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AfD donation scandal deepens

November 16, 2018

The far-right AfD reportedly knew about donations from a Dutch foundation earlier than previously thought. Leading party member Alice Weidel is already facing an investigation over another questionable donation.

AfD and German flags
Image: picture-alliance/M. Scholz

The far-right Alternative for Germany (AfD) party became aware of a mysterious Dutch donor two years before the party's current parliamentary leader, Alice Weidel, received a controversial €150,000 ($170,000) donation from it.

The "Identiteit Europa" (European Identity) foundation donated €49,000 to the AfD's regional chapter in North Rhine-Westphalia in January 2016, according to German magazine Der Spiegel and the ARD public broadcaster.

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Party officials returned the sum a week later, telling Identiteit Europa that accepting the donation would be illegal. The AfD's regional treasurer in North Rhine-Westphalia told the daily German newspaper Süddeutsche Zeitung that he and the party's national treasurer jointly decided to return the money.

German political spending laws ban payments made by charities on behalf of anonymous donors.

But the revelation raises questions about why Weidel, who received €150,000 from Identiteit Europa in February 2018, took three months to return that money despite her party's prior doubts about Identiteit Europa.

AfD leading candidate Alice Weidel talks to DW

The head of the foundation, Floris Marinus Berkhout, refused to tell Der Spiegel or ARD the identity of the foundation's donors, but he said the money did not come from donors in Germany.

Read more: What you need to know about Germany's far-right party

Dubious Swiss donation

Weidel is already under suspicion of breaching German political spending laws because of a third donation, which emerged last week.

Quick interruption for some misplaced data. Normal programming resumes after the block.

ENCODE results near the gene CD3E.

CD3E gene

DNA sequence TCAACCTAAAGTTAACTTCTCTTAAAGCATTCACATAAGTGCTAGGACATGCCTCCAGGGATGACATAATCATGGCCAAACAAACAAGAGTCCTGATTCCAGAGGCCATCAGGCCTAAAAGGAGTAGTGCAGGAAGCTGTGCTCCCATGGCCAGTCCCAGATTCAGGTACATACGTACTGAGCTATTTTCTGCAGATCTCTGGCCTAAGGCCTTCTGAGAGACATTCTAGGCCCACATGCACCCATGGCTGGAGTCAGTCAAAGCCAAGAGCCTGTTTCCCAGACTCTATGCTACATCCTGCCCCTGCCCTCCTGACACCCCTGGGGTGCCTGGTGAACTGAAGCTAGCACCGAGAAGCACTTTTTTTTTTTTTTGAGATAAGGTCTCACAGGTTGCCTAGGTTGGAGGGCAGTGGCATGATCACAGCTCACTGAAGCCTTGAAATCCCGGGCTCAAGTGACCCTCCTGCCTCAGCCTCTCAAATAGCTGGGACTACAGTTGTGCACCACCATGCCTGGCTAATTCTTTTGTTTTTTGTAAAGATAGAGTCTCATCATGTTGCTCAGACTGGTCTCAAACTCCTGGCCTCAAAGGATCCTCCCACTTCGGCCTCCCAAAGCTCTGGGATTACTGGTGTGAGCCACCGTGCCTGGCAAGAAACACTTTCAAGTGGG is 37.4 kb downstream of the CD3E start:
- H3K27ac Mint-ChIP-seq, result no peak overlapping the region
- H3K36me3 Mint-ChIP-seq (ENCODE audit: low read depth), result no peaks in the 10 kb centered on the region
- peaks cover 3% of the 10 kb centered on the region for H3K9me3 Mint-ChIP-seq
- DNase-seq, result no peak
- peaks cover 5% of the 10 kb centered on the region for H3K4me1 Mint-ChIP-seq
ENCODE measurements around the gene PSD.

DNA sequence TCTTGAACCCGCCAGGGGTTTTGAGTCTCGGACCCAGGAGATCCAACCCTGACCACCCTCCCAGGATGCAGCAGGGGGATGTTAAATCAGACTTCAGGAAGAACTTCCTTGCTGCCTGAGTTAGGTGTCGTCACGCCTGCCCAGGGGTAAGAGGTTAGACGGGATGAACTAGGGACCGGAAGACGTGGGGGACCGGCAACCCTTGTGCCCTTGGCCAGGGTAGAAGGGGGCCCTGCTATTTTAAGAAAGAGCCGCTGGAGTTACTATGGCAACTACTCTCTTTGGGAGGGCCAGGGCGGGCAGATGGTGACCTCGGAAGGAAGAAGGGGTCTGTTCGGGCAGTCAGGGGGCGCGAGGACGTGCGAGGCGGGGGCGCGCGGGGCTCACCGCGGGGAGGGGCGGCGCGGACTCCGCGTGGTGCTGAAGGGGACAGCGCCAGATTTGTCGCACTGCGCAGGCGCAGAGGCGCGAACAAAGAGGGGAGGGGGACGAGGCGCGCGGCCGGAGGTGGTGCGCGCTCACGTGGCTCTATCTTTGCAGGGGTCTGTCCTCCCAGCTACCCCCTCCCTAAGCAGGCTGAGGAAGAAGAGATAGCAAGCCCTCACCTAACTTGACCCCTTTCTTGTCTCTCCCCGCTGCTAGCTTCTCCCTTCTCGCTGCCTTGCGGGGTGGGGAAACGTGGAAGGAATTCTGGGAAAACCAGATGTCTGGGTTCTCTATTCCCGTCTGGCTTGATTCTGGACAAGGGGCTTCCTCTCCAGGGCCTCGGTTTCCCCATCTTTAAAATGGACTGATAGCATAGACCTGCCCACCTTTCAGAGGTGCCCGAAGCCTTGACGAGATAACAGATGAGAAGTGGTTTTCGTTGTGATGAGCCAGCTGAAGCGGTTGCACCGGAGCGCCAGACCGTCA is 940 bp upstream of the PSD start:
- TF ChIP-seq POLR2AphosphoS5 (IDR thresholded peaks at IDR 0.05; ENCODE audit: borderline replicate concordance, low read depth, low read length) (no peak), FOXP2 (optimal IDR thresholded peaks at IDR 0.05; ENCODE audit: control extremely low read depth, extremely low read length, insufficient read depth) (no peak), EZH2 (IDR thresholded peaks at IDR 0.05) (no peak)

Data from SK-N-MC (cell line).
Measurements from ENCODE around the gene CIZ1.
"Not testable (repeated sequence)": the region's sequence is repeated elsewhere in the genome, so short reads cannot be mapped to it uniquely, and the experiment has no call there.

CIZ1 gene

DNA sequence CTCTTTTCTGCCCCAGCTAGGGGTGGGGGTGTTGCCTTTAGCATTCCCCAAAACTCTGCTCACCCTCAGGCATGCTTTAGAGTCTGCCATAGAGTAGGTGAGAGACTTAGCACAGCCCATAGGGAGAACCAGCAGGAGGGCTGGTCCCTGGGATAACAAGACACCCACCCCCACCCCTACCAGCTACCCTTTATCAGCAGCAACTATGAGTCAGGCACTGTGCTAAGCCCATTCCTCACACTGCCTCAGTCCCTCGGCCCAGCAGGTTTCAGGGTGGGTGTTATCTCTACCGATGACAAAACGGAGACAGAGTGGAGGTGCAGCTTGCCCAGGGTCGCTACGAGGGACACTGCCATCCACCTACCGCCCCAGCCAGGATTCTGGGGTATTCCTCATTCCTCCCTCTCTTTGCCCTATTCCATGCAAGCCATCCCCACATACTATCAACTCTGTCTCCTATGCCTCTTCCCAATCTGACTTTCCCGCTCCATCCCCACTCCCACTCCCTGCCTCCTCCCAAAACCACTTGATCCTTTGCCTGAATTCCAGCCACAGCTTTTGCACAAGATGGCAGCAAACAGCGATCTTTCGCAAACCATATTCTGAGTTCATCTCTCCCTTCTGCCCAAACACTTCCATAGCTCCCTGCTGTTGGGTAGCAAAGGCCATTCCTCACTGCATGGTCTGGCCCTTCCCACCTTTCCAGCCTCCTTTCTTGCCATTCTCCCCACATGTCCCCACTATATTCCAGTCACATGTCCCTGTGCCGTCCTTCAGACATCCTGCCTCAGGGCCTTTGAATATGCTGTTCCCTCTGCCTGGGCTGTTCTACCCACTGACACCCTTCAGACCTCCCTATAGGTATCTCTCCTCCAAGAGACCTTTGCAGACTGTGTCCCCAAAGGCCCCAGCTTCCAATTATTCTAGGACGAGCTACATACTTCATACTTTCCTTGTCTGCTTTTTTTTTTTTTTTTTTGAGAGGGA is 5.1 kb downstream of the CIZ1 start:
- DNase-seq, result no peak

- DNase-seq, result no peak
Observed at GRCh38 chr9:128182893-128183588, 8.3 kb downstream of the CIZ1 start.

The AfD office in her constituency received around €130,000 in 18 tranches from a pharmaceutical company in Switzerland shortly before the 2017 general election. It kept €8,000 and returned the rest six months later.

German law restricts foreign donations from non-European Union countries to German citizens living outside the EU.

Weidel has dismissed the allegations as an attempt to discredit her. The AfD's executive committee has also backed her, saying she had not committed any wrongdoing.

Looking to the next election

The donor scandal has overshadowed the AfD's party conference in Magdeburg, which began on Friday. Delegates elected the party's only lawmaker in the European Parliament, Jörg Meuthen, to lead the AfD's field of candidates for next year's European elections.

Friday also saw Germany's internal security agency announce that it would start surveilling the AfD's youth wing in Baden-Württemberg (JA BW).

The internal security agency office in the southern state said statements made by JA BW members were inconsistent with the country's constitution.

"The JA BW has links to right-wing extremists who appear to have anticonstitutional political aims," it said.

amp/sms (dpa, AFP)

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